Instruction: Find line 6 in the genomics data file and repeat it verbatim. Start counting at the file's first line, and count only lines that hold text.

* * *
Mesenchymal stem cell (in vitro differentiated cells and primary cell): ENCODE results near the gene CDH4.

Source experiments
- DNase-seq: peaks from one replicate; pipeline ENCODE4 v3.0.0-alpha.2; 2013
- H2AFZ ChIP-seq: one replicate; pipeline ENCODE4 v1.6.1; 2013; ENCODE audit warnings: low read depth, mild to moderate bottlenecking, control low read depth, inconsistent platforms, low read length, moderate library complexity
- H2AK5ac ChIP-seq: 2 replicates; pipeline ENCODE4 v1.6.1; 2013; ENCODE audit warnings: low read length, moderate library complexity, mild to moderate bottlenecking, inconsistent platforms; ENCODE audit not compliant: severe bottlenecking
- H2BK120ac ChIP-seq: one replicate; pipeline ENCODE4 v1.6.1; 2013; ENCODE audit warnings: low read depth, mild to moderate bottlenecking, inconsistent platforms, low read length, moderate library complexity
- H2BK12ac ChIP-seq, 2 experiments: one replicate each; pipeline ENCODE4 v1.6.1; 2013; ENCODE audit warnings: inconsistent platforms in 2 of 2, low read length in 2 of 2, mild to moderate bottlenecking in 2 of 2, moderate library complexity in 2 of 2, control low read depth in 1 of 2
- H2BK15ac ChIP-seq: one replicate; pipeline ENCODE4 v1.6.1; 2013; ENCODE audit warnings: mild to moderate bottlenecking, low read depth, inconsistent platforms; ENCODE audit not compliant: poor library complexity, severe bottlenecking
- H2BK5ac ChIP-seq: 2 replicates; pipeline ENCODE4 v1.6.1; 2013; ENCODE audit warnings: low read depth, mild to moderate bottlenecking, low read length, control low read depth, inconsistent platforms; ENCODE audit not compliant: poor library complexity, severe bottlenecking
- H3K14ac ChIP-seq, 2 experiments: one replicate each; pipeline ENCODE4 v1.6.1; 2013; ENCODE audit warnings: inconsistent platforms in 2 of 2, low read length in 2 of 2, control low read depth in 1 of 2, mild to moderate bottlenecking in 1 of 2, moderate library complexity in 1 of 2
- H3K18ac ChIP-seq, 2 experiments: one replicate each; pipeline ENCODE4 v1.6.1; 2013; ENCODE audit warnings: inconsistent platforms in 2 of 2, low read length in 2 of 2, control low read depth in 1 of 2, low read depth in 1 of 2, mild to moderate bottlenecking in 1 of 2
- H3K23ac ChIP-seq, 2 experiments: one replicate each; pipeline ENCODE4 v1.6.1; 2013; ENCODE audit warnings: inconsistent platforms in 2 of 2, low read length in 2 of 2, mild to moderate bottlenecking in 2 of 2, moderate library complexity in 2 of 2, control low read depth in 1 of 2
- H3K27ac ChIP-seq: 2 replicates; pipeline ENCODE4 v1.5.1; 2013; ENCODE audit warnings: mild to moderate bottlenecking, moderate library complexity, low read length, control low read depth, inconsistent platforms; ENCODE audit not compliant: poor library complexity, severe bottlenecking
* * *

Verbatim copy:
- H2BK120ac ChIP-seq: one replicate; pipeline ENCODE4 v1.6.1; 2013; ENCODE audit warnings: low read depth, mild to moderate bottlenecking, inconsistent platforms, low read length, moderate library complexity